Creative Commons License
Talmudic Treasures by Rabbi Ziona Zelazo is licensed under a Creative Commons Attribution-NoDerivs 3.0 Unported License.

Monday, March 7, 2011

Suffering and perceptual theology - Berakhot 5a-b

     The topic dealt with in this section of the Talmud is suffering. The rabbis try to understand why people suffer, and in that way, they mean to provide some “therapeutic” tools (if you may) that could make it easier to deal with the difficulties. Indeed, it is very painful to observe our loved ones bearing pain with helplessness and despair. It is difficult when we face health challenges that take us beyond the limits of endurance.
          Many times, patients during my pastoral visits ask for my explanation why they have to face medical challenges. They lose hope, express anger at God, and basically ask me: “Why me? Have I not done good things in life? Have I sinned without even being aware of it, or, why am I punished by God? The truth is that there are different ways to explain suffering, even if only on the theological level. Interesting, there are those who take a distance from God while others find God in their painful experience and grow closer to spiritual life.
          Pain and suffering are universal experiences and part of the human condition whether in small, undeveloped and primitive societies or in large, developed and industrialized ones. However, anthropological studies show that the perception, the understanding and the meaning assigned to pain and suffering are not universal and vary from culture to culture. I would say, each with its own theology.
          Take for example how other societies perceive suffering and pain; some attribute sufferings to the wrong doing of members of the tribe, who provoke bad spirits to react back as punishment. The Paracas of the Southern Coast of Peru release these evil spirits by perforating the skull to relieve internal pressure of a possessed person. The Nuer tribe in Africa believes that pain is a result of collective societal transgressions. And Buddhism always explores the origin of suffering of oneself and believes that it is a product of self invoking mind activities, a constant universal human condition.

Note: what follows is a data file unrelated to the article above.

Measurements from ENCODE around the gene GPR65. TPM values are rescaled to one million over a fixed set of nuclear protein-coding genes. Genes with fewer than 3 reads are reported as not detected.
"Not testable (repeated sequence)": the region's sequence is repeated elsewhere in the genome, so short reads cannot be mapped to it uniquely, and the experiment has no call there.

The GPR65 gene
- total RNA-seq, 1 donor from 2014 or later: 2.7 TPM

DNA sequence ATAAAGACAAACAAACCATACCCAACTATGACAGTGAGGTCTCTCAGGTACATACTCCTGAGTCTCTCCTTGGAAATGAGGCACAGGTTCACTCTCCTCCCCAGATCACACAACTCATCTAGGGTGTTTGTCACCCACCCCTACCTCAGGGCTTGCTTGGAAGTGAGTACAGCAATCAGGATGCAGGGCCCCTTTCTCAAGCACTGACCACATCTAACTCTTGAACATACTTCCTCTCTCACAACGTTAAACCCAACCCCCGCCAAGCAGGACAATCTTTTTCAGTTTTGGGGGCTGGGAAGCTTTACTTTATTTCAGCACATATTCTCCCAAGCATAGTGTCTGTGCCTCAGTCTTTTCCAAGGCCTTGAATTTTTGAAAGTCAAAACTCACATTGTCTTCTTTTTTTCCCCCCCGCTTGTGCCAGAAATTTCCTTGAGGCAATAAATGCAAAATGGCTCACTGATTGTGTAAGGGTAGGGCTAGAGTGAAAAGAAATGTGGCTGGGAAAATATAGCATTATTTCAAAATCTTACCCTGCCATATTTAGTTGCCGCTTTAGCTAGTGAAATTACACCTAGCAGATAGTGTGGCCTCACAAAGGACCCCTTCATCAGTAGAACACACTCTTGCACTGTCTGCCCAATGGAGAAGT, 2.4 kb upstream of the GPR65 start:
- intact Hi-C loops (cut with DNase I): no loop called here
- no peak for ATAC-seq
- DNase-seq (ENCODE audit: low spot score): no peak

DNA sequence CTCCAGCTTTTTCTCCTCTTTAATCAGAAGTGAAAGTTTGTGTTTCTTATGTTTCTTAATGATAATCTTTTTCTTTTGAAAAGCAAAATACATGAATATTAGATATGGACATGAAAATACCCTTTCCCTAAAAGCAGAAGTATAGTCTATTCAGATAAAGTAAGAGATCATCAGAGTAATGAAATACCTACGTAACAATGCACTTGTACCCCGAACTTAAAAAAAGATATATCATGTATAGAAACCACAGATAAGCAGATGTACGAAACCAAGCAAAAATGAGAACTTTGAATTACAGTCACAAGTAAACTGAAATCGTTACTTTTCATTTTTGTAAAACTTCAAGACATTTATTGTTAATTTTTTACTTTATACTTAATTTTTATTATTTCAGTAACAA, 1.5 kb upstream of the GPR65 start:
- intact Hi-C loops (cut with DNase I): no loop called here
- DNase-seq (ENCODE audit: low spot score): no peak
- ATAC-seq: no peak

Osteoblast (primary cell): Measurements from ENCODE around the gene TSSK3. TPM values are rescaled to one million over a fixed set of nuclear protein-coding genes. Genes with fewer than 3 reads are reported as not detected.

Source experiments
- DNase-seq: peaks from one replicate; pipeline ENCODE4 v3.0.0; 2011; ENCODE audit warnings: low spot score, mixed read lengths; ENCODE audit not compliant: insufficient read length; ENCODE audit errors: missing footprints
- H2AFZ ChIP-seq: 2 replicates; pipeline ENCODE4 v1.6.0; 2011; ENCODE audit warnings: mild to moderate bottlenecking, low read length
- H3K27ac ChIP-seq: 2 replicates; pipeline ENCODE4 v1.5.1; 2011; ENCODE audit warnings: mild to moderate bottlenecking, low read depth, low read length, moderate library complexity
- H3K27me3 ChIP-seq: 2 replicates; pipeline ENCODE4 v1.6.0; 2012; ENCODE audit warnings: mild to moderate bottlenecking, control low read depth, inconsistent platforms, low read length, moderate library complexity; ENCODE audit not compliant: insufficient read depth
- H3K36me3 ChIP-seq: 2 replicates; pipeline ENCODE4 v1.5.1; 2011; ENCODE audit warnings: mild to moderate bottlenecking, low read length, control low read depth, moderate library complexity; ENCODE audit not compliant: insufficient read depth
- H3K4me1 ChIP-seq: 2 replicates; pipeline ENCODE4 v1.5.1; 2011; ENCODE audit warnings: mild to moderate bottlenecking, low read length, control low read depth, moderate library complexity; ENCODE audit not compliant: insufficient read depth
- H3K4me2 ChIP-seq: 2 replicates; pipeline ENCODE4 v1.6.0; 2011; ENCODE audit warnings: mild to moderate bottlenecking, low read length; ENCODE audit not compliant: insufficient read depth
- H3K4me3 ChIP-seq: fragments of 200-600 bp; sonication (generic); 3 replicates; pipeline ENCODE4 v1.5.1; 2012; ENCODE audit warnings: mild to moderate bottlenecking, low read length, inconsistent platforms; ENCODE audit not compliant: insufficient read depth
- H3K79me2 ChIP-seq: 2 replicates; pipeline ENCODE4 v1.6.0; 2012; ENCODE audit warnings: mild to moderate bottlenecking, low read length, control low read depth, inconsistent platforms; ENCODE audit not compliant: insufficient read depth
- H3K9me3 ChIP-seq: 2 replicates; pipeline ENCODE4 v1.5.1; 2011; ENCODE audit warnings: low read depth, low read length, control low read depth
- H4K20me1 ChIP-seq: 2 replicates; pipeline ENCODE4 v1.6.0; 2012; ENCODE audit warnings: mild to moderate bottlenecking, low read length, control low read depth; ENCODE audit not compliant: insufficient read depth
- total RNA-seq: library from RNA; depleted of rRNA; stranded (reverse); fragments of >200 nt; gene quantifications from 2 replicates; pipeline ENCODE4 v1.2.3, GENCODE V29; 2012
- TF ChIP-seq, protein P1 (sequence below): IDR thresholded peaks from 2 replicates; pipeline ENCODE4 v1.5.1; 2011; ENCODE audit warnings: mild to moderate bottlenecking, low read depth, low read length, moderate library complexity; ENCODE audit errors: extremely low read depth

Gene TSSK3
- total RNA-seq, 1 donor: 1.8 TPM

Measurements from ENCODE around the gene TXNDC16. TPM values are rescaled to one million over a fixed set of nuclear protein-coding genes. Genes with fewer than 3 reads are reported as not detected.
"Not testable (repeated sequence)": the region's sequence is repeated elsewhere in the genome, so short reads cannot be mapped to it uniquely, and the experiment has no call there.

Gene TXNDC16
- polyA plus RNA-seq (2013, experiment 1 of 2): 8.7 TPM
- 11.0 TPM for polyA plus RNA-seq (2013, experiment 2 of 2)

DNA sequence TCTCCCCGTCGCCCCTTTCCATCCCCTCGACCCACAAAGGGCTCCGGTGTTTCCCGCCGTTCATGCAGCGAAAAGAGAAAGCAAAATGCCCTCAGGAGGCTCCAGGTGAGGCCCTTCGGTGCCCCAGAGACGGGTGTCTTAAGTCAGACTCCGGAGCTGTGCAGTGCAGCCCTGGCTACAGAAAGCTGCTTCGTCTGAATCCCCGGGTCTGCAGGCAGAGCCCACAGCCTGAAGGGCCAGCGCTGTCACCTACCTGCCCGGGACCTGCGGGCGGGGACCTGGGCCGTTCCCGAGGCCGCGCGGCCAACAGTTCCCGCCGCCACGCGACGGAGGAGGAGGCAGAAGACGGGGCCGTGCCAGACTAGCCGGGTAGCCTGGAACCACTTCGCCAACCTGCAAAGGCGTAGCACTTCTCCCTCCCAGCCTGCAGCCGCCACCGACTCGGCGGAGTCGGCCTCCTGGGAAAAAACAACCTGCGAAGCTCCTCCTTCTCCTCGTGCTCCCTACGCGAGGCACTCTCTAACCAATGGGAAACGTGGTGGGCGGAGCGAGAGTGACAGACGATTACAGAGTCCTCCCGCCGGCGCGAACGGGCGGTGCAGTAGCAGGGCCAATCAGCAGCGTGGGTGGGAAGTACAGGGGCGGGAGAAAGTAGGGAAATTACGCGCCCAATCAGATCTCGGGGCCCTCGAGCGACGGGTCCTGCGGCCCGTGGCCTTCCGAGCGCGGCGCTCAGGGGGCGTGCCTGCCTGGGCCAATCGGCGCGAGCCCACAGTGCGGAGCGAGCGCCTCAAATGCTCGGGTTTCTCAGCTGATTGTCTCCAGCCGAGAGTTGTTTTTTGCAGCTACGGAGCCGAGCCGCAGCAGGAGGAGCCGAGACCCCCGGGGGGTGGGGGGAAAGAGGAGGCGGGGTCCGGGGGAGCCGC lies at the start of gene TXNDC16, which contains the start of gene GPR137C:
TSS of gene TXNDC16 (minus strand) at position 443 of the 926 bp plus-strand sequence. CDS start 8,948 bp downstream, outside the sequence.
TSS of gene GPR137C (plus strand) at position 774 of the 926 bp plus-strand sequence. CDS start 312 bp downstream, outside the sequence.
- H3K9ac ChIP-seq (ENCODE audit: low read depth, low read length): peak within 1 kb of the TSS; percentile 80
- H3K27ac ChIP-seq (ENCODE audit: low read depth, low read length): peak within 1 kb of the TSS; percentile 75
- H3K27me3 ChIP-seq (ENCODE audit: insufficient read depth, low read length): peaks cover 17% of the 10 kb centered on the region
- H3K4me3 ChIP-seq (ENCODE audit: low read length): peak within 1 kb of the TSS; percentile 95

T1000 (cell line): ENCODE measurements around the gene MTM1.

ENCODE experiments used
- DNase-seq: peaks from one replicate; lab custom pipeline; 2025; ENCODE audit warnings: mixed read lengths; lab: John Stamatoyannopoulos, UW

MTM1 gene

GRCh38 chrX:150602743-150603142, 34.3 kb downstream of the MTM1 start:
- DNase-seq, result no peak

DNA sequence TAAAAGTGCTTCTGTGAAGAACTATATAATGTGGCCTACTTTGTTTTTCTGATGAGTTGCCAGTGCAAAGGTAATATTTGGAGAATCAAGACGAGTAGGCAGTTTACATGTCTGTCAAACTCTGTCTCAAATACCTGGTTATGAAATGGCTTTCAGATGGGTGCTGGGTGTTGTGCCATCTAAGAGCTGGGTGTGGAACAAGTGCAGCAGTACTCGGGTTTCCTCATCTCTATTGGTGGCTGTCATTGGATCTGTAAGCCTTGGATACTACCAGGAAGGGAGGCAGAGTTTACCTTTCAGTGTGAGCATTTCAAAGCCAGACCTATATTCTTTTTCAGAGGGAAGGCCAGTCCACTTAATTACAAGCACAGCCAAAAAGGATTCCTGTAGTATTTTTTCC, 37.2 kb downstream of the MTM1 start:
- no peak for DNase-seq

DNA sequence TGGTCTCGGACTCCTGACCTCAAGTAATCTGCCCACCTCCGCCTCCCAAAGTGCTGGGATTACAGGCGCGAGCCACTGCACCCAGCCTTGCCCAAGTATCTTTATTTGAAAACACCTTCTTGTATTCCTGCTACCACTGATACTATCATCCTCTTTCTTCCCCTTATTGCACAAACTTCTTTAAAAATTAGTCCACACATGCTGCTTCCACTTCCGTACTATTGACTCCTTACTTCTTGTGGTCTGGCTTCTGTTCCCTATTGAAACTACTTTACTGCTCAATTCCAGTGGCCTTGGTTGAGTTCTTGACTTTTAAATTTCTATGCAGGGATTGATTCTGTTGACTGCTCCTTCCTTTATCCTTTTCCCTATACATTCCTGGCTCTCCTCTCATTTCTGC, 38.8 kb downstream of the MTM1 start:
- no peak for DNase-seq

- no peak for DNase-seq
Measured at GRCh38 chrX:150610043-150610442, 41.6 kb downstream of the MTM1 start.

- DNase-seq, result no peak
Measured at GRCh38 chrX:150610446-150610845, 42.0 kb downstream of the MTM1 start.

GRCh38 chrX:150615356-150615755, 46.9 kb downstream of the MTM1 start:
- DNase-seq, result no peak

The monotheistic faiths consider suffering within the context of God's power. In Islam, with resemblance to Judaism and Christianity, there are two views of suffering; it is either the result of personal sin and is a way to cleanse the self of imperfection and sins, or, it is a test of faith that will be rewarded by God. 
          While the Jewish way of looking at suffering is equally embracing joyful moments to be  integral in life, there was a search to find meaning in suffering.  There is the understanding that one can be in pain but not necessarily suffer. Suffering seems to be a state of mind, an attitude, a spiritual dimension of pain. The anthropologist Cifford Geertz (The Interpretation Of Cultures, p.105) puts it perfectly:
 “As a religious problem, the problem of suffering is, paradoxically, not how to avoid suffering but how to suffer, how to make of physical pain, personal loss, worldly defeat, or the helpless contemplation of others’ agony something bearable, supportable- something as we say, sufferable”.

          Going back to Berakhot 5a-b we learn that the rabbis struggle with the question of why we suffer. Their logic raises some tough questions for me[1]. First they suggest that if one is inflicted with pain, one needs to search for the reason;